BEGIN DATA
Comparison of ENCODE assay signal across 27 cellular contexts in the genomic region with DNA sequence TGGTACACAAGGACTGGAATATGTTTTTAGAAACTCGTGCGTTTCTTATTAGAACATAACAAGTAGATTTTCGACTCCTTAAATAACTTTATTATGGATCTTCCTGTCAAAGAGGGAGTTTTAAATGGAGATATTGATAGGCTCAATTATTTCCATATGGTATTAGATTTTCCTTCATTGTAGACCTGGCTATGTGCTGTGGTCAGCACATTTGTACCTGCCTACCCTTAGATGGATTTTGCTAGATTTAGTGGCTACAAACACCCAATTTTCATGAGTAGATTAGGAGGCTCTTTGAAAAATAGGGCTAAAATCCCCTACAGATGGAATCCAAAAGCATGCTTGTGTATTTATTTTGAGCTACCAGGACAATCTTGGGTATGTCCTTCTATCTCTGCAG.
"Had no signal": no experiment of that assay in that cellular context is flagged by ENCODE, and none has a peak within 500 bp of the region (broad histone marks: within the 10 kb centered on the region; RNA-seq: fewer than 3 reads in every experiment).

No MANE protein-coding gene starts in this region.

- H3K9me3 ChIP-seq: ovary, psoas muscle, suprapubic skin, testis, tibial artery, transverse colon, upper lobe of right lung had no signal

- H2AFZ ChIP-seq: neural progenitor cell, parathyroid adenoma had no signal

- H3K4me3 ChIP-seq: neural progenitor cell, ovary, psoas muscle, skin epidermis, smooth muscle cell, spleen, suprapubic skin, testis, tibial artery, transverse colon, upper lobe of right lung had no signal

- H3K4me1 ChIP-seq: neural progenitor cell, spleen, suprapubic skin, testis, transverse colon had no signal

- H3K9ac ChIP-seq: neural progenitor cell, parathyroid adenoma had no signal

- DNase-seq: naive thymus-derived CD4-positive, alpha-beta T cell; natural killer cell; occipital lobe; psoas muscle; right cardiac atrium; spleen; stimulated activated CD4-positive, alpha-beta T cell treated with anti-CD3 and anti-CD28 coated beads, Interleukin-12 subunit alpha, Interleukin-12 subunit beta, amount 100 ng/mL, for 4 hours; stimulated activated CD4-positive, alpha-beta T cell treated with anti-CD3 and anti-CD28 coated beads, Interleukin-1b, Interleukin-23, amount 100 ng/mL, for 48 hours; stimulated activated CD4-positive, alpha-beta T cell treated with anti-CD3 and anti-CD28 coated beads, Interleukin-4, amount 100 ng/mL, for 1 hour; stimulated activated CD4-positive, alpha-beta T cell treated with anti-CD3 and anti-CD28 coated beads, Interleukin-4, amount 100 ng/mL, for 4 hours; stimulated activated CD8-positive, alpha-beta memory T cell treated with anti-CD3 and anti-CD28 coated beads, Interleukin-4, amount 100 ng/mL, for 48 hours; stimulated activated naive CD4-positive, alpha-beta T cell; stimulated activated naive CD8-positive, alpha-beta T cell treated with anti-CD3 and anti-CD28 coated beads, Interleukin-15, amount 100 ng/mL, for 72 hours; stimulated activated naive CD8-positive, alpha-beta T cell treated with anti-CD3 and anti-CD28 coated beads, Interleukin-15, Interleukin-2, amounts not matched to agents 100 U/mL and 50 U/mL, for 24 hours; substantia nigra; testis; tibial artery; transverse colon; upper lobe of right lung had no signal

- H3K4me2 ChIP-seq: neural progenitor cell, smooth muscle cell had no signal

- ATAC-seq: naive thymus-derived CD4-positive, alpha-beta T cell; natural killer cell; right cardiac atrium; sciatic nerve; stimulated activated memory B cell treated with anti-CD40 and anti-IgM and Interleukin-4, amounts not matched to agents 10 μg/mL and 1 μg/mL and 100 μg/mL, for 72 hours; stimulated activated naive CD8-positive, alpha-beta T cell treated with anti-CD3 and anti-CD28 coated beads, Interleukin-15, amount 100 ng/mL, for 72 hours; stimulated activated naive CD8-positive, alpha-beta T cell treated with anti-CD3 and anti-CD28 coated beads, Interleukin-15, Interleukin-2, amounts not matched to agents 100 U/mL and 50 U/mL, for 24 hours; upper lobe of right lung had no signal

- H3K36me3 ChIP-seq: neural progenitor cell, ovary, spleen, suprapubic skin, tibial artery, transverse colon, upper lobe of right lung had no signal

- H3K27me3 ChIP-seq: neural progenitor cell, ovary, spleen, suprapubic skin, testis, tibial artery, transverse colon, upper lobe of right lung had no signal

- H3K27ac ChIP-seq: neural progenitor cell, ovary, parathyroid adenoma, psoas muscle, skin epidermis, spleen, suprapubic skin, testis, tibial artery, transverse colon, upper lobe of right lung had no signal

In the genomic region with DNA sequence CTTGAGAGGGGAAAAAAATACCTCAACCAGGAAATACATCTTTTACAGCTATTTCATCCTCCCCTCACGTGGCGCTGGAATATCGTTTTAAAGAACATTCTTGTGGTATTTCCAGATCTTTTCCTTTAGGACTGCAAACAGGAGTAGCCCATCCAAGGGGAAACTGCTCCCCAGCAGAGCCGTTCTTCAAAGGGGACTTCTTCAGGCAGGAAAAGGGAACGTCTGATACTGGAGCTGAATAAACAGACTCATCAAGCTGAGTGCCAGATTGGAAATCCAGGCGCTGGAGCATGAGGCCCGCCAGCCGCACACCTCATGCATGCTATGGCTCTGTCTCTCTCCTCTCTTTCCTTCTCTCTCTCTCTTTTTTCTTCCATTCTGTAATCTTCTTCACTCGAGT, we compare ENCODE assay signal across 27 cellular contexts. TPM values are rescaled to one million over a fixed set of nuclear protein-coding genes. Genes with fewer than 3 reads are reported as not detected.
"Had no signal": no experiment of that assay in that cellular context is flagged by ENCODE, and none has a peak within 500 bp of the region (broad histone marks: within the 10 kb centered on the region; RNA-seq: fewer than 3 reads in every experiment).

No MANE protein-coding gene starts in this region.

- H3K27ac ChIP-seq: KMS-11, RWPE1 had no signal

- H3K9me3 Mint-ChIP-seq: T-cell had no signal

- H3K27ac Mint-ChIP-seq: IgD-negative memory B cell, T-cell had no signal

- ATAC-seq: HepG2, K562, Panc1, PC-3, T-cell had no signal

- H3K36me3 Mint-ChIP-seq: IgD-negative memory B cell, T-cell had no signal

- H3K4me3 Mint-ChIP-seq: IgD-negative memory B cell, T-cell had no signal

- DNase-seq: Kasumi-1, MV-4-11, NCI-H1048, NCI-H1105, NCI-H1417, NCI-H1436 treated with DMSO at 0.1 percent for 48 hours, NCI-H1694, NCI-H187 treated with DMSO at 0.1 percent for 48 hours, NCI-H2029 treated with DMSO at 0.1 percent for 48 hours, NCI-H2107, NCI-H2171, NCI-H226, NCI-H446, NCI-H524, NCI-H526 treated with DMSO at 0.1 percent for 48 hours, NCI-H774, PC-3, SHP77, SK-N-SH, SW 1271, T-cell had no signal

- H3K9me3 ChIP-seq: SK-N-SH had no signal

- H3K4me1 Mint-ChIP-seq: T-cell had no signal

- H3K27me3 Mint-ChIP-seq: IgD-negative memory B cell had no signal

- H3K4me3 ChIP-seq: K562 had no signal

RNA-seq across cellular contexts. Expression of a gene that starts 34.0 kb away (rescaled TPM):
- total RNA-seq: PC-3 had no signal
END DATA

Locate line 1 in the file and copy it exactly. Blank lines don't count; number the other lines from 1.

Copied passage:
Comparison of ENCODE assay signal across 27 cellular contexts in the genomic region with DNA sequence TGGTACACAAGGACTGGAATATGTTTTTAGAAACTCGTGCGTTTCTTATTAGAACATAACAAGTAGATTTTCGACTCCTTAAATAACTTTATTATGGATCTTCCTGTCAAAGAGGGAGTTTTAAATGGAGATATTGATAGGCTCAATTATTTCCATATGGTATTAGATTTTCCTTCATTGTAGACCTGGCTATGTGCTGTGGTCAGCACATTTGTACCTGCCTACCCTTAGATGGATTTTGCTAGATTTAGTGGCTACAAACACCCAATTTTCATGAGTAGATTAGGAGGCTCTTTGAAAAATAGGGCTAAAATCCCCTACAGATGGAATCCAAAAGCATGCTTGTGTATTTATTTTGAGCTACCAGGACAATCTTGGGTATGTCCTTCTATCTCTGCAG.